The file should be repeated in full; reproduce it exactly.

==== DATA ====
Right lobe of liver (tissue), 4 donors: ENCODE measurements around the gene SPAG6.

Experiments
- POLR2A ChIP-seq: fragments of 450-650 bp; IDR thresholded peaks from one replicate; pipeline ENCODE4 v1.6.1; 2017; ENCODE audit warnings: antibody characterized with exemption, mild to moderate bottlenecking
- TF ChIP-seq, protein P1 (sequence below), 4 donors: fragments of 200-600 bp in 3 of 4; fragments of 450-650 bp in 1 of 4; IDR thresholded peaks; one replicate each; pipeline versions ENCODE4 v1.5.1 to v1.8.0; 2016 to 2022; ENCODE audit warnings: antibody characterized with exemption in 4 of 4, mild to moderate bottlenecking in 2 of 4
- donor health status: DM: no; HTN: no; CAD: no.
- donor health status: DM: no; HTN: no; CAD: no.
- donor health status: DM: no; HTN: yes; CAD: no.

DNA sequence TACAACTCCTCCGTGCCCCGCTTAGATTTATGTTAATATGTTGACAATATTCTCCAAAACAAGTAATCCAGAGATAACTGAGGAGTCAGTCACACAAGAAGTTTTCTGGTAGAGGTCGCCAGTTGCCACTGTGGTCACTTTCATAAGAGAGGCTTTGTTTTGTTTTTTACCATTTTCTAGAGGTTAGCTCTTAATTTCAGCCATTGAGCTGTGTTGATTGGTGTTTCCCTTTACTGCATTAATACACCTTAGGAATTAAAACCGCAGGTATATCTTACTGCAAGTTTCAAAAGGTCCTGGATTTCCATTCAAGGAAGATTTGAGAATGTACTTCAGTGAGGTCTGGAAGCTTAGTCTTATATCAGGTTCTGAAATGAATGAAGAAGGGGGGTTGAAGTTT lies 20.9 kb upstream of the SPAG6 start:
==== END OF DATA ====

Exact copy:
Right lobe of liver (tissue), 4 donors: ENCODE measurements around the gene SPAG6.

Experiments
- POLR2A ChIP-seq: fragments of 450-650 bp; IDR thresholded peaks from one replicate; pipeline ENCODE4 v1.6.1; 2017; ENCODE audit warnings: antibody characterized with exemption, mild to moderate bottlenecking
- TF ChIP-seq, protein P1 (sequence below), 4 donors: fragments of 200-600 bp in 3 of 4; fragments of 450-650 bp in 1 of 4; IDR thresholded peaks; one replicate each; pipeline versions ENCODE4 v1.5.1 to v1.8.0; 2016 to 2022; ENCODE audit warnings: antibody characterized with exemption in 4 of 4, mild to moderate bottlenecking in 2 of 4
- donor health status: DM: no; HTN: no; CAD: no.
- donor health status: DM: no; HTN: no; CAD: no.
- donor health status: DM: no; HTN: yes; CAD: no.

DNA sequence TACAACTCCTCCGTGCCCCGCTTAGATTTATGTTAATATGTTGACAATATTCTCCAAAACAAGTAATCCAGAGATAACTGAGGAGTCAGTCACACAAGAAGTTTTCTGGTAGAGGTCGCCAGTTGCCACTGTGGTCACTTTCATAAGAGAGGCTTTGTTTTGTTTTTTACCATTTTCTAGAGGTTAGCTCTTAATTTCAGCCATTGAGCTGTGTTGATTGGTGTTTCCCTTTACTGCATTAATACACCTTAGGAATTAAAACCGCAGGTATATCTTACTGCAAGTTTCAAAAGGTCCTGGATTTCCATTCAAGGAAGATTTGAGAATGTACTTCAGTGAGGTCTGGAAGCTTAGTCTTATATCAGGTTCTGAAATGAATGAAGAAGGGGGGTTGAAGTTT lies 20.9 kb upstream of the SPAG6 start: